The Black Rhodium Blog

Competition Winner Reviews His Prize - Minuet

 - By Graham Nalty, founder and owner of Black Rhodium

Our first Competition winner, A. H. has given us feedback of his experiences of using the Minuet stereo interconnect cable he won in our competition.

We are happy to show you his feedback and to add Graham Nalty's response to his questions at the end of his feedback.

A. H. writes:

'Hi there. I promised to let you have some feedback on the Minuet cable you kindly sent me from your end of year competition. It's now had a
fair while to settle in.

I'm fortunate enough to have a few systems and components into which an RCA interconnect can be utilised but my main system is fitted with both RCA and DIN sockets favoured by Naim (a CD5XS CD player with Flatcap power supply into a Supernait 2 and 250DR power amp with HiCap power supply, bi-amping a pair of B&W805D3s.

Thus I connected the Minuet between the CD player and integrated amp alongside my usual DIN interconnect.

A press of two buttons on the remote control then allows me to compare the two cables in a matter of seconds without any need for
physical disconnection.

The best compliment I can pay the Minuet is that is doesn't sound poor in comparison with the DIN cable which is quite a complement given the DIN cable is Kimber KCAG with a retail price of around £1100.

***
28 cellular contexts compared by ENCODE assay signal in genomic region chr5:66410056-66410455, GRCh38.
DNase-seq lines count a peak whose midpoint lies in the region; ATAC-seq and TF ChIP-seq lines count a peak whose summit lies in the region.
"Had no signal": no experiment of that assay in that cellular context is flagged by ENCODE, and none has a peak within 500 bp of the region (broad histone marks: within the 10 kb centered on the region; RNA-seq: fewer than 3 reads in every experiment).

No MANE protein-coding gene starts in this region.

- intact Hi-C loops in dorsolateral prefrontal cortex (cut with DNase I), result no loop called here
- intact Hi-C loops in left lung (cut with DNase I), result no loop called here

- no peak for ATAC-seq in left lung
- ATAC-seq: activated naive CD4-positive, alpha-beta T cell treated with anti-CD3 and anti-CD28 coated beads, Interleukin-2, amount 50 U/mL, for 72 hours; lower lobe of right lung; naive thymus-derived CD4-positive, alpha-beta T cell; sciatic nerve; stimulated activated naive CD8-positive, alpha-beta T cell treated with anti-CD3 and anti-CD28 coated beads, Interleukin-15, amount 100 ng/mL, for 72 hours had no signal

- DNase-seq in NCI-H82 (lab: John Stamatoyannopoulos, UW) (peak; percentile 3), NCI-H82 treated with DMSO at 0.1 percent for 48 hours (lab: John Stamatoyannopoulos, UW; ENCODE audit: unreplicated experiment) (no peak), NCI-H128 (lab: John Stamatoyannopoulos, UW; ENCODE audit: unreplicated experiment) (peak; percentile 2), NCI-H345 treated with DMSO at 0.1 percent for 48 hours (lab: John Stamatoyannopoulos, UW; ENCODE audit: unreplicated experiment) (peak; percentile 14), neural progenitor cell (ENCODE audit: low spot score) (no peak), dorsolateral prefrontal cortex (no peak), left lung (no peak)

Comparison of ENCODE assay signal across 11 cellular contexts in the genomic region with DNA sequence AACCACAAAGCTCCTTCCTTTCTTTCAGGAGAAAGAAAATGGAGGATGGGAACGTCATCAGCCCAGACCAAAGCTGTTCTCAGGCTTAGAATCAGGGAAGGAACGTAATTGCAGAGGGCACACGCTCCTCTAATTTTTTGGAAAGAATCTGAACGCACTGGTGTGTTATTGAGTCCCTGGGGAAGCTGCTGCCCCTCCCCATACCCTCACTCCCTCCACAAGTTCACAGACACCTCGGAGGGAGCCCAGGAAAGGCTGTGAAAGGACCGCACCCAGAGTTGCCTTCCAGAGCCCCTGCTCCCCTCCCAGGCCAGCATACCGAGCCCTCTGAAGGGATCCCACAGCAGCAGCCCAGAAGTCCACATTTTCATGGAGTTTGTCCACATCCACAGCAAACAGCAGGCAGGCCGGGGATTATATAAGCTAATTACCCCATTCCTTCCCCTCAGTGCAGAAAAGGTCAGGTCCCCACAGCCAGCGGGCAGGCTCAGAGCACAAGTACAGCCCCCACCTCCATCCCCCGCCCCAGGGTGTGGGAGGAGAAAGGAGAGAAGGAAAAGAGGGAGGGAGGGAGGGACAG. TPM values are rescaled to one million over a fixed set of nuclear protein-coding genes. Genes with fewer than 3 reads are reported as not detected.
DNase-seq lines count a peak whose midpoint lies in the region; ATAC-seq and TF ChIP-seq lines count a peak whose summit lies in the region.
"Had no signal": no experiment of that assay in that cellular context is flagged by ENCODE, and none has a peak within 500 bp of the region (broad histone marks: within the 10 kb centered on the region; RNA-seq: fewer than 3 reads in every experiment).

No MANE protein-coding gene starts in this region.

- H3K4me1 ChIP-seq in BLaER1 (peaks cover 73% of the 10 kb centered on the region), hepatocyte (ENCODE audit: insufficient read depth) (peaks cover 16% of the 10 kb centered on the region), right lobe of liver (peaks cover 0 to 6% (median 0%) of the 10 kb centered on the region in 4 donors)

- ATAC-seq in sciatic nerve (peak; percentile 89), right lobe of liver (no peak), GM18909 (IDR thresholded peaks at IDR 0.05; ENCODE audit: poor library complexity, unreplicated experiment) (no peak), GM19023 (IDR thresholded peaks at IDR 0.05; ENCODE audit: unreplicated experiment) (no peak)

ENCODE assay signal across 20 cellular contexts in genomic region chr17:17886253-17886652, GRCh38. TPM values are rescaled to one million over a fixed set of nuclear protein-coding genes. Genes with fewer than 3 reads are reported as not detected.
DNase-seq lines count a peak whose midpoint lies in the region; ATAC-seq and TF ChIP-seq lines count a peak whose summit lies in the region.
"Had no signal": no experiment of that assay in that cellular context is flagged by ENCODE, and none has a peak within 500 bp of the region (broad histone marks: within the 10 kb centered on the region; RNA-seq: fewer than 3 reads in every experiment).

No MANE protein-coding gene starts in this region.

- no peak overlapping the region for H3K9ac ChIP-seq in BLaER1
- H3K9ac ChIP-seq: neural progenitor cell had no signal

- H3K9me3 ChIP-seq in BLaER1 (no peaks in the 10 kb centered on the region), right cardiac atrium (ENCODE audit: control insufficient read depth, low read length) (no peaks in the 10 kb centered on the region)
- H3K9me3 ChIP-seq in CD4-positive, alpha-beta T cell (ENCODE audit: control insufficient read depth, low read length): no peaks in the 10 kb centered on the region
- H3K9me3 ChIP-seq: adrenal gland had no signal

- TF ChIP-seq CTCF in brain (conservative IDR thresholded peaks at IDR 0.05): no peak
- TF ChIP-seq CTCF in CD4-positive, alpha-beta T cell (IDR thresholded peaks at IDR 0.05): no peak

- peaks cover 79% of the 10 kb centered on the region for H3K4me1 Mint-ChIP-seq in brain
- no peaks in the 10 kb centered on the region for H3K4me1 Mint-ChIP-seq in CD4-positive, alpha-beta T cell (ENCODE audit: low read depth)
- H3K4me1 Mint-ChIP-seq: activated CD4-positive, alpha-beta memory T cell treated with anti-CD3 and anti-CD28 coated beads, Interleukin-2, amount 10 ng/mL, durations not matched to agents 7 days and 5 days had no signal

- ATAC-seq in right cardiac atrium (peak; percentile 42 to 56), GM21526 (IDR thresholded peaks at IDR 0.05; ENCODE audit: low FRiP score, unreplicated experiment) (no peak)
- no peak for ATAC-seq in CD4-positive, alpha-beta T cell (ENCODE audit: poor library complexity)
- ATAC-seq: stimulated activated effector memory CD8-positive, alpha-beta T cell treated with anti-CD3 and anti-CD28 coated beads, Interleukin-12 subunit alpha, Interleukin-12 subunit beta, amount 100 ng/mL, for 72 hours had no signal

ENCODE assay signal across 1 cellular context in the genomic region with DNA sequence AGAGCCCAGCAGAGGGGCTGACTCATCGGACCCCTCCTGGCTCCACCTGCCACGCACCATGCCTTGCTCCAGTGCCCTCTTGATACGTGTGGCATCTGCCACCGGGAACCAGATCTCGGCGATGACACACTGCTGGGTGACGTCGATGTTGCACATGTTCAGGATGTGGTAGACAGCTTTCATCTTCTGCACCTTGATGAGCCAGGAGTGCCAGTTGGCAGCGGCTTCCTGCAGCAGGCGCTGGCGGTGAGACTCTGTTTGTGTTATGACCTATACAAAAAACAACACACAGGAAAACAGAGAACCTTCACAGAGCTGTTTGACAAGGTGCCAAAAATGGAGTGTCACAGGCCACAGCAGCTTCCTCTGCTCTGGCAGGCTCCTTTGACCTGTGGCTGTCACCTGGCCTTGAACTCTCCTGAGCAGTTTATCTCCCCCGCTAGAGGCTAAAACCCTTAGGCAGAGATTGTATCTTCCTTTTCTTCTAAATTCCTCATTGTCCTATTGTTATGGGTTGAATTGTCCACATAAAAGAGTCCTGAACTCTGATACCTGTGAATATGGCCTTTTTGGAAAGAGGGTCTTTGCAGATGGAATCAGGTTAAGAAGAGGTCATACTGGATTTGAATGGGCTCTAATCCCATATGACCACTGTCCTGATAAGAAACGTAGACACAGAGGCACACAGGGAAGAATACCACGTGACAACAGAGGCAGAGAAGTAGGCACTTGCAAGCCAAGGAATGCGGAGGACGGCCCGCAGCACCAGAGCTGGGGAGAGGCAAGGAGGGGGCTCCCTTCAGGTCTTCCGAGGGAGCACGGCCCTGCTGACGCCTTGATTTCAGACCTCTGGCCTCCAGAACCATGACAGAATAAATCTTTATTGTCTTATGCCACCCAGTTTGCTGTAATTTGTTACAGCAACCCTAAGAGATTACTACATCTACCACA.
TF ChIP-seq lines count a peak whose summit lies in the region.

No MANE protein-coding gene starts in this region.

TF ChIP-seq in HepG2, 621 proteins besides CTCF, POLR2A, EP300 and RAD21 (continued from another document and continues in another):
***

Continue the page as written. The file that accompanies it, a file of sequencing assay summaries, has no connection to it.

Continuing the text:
The main differences in what I hear come in presentation rather than any fall in quality, with the KCAG offering a slightly smoother and extended treble whereas the Minuet offers and richer and slightly fuller bass in my particular system.

This is perhaps unsurprising given the KCAG is 100% pure silver, hence it's cost. But the bottom line is that the Minuet has remained in my system and I find myself switching between the two according to taste and curiosity.

I do have one question. In the hobby that is hi-fi, its not usual to find completely opposing approaches to addressing the same issue. For me
the biggest comes with isolation devices where components range from everything from rubber, through wood to metal spikes and everything inbetween - all with the same aim of minimising vibration.

If I'm right, the 'ring' around the Minuet is a ferrite disc with the aim of addressing any negative effects of magnetism on a cable. By contrast,